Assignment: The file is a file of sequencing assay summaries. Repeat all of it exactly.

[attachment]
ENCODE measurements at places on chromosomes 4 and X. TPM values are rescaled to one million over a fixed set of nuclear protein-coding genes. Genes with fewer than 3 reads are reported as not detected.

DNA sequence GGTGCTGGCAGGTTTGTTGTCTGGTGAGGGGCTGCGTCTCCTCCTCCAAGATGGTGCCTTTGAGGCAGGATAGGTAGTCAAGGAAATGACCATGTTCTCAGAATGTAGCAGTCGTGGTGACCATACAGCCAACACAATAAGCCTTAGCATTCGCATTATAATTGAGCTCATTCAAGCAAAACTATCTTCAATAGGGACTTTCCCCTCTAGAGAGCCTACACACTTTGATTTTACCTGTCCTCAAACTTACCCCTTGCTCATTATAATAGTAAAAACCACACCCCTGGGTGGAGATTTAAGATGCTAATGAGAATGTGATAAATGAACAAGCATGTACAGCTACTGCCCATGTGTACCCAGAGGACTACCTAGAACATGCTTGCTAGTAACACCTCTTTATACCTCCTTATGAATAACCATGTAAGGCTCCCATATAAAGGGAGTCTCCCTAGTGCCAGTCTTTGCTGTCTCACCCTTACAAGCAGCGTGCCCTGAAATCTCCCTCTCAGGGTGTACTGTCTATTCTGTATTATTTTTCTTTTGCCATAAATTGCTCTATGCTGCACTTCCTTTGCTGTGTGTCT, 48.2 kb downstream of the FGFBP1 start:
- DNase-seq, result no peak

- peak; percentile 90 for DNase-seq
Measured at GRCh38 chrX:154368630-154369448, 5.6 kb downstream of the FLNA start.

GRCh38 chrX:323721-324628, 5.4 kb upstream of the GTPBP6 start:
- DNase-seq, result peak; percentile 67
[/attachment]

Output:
ENCODE measurements at places on chromosomes 4 and X. TPM values are rescaled to one million over a fixed set of nuclear protein-coding genes. Genes with fewer than 3 reads are reported as not detected.

DNA sequence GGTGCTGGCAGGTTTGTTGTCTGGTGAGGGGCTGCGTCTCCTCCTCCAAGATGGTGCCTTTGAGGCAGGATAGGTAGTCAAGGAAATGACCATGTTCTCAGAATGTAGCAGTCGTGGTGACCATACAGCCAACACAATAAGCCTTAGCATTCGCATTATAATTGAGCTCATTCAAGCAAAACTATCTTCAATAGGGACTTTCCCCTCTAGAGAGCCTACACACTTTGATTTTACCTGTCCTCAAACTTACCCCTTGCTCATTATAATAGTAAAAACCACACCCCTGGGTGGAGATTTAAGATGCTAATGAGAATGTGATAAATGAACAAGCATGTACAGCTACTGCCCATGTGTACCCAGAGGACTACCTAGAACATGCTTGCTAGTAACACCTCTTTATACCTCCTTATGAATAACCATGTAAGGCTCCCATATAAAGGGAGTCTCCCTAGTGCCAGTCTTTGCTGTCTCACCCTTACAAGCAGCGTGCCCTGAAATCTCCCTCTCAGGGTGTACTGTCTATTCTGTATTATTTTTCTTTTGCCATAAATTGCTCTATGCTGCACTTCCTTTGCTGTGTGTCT, 48.2 kb downstream of the FGFBP1 start:
- DNase-seq, result no peak

- peak; percentile 90 for DNase-seq
Measured at GRCh38 chrX:154368630-154369448, 5.6 kb downstream of the FLNA start.

GRCh38 chrX:323721-324628, 5.4 kb upstream of the GTPBP6 start:
- DNase-seq, result peak; percentile 67